A new technology known as photoacoustics, or a laser-induced ultrasound, is being developed by US researchers to help doctors identify the stage of a patient’s melanoma with more accuracy.
The new technology could help scientists locate the general area of the lymph node where melanoma cells could be residing, according to researchers at the University of Missouri.
Using the photoacoustic method, a tabletop device scans a lymph node biopsy with laser pulses to examine the entire biopsy and identify the general area of the node that has cancer.
This new method can be used to determine if the cancer has spread from stage 2, where the melanoma is still just in the skin lesion, to stage 3, where the melanoma has spread to the lymph nodes.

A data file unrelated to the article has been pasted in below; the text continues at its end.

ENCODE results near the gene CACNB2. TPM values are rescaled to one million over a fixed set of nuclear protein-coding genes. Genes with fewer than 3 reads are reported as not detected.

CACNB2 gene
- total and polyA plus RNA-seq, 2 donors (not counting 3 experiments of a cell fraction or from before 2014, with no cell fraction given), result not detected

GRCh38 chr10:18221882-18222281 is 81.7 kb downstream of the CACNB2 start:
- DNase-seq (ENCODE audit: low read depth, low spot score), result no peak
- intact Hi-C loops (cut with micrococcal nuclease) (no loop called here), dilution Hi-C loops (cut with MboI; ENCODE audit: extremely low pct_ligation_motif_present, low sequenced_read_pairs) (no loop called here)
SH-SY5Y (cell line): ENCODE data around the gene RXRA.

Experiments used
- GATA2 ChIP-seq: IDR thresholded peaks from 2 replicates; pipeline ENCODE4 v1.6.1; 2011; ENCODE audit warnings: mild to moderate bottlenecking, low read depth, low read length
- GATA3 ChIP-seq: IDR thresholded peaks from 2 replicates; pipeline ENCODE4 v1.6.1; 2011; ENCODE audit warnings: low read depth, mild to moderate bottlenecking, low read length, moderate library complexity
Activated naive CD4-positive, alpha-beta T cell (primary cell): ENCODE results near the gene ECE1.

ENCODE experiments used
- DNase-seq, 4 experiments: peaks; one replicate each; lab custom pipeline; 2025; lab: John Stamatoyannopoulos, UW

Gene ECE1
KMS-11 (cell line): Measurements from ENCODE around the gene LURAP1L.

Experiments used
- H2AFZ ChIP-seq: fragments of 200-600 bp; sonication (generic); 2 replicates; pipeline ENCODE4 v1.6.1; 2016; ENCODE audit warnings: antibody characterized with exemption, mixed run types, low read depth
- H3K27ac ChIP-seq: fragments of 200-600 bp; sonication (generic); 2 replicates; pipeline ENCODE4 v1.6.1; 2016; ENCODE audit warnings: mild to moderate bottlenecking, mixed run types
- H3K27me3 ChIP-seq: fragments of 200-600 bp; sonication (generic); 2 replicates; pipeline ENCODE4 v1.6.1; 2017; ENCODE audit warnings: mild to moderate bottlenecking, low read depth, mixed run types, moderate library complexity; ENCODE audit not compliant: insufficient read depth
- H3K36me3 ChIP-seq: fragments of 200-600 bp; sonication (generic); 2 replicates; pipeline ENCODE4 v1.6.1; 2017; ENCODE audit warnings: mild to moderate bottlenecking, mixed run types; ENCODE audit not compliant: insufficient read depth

This new technology could reduce the time it takes to locate the disease by identifying a general area of the lymph node that might contain cancer.
A simple procedure can remove the lesion if the cancer is still at stage 2; however, if the cancer has reached the lymphatic region and possibly the bloodstream, doctors have to make serious decisions about patient care.
Cancer reaching the lymphatic region means that it may have possibly spread to other organs, such as the liver, lungs or brain, researchers said.
The study, Photoacoustic Detection of Melanoma Micrometastatis in Sentinel Lymph Nodes was published in the Journal of Biomedical Engineering.